When planning a vacation, it’s easy to get carried away by thoughts of idyllic beaches, breathtaking hikes, or charming cityscapes. One thing that often gets overlooked is the intensity of the sun in our destination. As an essential component of our dream holiday, we must understand the potential dangers of sun exposure, particularly when vacationing in areas where the sun is much stronger than what we’re used to at home.
The excitement and novelty of being on vacation can distract us from the fact that we’re exposing ourselves to higher levels of UV radiation than our skin is accustomed to. This is particularly the case when we travel closer to the equator or at higher altitudes. The intensity of UV radiation increases by 10% to 12% for every 1000m increase in altitude. The strength of the sun also varies depending on the time of year, weather conditions, and the reflection properties of nearby surfaces such as water, sand, or snow.
Prolonged, unprotected exposure to the sun can lead to sunburn in the short term, but the damage goes far deeper. Sunburn is an immediate sign that the DNA in your skin cells has been damaged by too much UV radiation. With every sunburn, the risk of skin cancer increases. The sun’s rays can also prematurely age our skin, leading to wrinkles, age spots, and a loss of elasticity.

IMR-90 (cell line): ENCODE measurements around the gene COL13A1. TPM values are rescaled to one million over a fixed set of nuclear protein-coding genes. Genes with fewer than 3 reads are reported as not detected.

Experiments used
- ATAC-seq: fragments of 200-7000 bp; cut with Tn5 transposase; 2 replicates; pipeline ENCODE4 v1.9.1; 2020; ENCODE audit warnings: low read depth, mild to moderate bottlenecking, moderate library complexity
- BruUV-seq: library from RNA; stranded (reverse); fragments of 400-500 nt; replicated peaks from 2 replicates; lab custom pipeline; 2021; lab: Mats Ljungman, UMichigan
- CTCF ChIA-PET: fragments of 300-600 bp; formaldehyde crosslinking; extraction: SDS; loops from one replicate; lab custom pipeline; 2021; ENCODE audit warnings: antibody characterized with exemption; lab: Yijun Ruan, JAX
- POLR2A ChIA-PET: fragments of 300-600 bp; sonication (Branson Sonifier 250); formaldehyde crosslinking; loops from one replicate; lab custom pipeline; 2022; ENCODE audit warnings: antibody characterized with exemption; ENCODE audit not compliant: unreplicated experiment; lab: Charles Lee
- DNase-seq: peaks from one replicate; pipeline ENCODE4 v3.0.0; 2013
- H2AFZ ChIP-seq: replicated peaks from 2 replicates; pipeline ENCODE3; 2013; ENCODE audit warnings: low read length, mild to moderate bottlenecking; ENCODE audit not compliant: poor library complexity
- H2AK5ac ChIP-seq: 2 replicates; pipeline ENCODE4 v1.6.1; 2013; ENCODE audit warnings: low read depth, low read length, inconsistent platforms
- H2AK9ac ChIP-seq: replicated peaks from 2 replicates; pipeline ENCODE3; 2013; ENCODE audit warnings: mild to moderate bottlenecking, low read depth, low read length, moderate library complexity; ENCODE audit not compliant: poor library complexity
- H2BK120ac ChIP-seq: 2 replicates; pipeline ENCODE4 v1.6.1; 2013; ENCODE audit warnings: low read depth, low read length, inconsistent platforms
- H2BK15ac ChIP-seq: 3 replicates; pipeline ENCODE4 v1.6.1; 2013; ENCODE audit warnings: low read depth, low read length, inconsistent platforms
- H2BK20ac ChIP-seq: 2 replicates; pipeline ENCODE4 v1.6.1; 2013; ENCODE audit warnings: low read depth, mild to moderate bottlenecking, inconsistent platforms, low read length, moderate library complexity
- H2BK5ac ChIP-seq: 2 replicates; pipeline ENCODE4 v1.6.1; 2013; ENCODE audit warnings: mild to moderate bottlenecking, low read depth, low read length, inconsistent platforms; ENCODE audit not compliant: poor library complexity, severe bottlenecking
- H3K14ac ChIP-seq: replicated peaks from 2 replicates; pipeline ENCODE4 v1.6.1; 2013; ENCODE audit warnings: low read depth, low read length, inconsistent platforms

While the sun’s rays are more potent in tropical climates, sun safety is crucial everywhere, even in cooler or cloudier destinations. Up to 80% of UV radiation can pass through clouds, meaning you can still get sunburnt on an overcast day.
One of the most effective ways to protect your skin from sun damage is to apply broad-spectrum sunscreen generously. It protects against both UVA (which can prematurely age your skin) and UVB (which can burn your skin) rays. Opt for SPF 30 or higher, and remember to reapply it every two hours and immediately after swimming or excessive sweating.
Sun-protective clothing can also play a vital role in shielding your skin from harmful rays. Look for clothing with a high ultraviolet protection factor (UPF). Unlike regular clothing, UPF-rated clothing is designed to protect against both UVA and UVB rays. Wearing wide-brimmed hats and UV-blocking sunglasses can provide further protection.
Seeking shade, particularly during the peak sun intensity hours (10 am to 4 pm), is another practical way to limit your sun exposure.
Staying hydrated is another key factor in sun safety. High temperatures can cause your body to lose water faster, leading to dehydration. Drinking plenty of water, even before you feel thirsty, can help counteract the effects of the hot sun.
Remember that a tan does not protect your skin from sun damage or skin cancer. The pigment, melanin, which our bodies produce to help protect the skin, is a sign of damage once it darkens.
As you plan your next vacation, be sun-aware. Keep in mind that your risk of sun exposure might be higher than at home and take appropriate precautions. That way, you can enjoy your holiday and return home with nothing but great memories.
Let’s bask in the beauty of our vacation spots while also caring for our skin. A safe vacation is always the best kind of vacation. Here’s to sun-safe travels!
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